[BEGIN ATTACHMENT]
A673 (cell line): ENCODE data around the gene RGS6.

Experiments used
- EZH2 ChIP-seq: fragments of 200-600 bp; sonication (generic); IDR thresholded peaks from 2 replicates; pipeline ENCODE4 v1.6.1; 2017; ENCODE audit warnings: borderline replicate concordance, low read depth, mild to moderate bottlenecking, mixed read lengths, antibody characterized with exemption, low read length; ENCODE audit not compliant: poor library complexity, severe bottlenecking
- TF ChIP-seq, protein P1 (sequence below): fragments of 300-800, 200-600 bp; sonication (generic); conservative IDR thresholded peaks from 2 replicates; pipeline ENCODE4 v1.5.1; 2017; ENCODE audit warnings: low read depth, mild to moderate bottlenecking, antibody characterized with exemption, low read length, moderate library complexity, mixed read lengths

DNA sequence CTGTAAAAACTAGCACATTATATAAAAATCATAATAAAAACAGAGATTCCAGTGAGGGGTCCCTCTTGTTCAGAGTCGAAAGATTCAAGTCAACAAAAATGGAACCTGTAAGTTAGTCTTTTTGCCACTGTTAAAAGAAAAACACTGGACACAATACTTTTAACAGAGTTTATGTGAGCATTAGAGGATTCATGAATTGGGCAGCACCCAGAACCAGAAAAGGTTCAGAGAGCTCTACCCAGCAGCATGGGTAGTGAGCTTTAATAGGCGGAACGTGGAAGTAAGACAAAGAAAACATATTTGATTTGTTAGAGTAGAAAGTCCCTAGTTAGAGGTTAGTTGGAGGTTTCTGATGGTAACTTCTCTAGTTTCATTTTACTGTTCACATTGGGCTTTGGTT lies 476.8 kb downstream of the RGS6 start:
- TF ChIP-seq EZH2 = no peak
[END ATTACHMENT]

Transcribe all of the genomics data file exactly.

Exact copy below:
A673 (cell line): ENCODE data around the gene RGS6.

Experiments used
- EZH2 ChIP-seq: fragments of 200-600 bp; sonication (generic); IDR thresholded peaks from 2 replicates; pipeline ENCODE4 v1.6.1; 2017; ENCODE audit warnings: borderline replicate concordance, low read depth, mild to moderate bottlenecking, mixed read lengths, antibody characterized with exemption, low read length; ENCODE audit not compliant: poor library complexity, severe bottlenecking
- TF ChIP-seq, protein P1 (sequence below): fragments of 300-800, 200-600 bp; sonication (generic); conservative IDR thresholded peaks from 2 replicates; pipeline ENCODE4 v1.5.1; 2017; ENCODE audit warnings: low read depth, mild to moderate bottlenecking, antibody characterized with exemption, low read length, moderate library complexity, mixed read lengths

DNA sequence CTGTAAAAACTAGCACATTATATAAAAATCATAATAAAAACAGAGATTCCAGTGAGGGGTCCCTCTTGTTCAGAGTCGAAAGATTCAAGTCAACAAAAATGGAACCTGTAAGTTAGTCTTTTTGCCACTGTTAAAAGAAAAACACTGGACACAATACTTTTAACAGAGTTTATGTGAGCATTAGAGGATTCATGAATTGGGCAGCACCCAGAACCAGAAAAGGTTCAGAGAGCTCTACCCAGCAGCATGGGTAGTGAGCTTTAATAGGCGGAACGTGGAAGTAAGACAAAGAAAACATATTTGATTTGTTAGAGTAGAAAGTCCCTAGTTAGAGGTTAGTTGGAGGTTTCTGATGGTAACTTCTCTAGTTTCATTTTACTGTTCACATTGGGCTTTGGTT lies 476.8 kb downstream of the RGS6 start:
- TF ChIP-seq EZH2 = no peak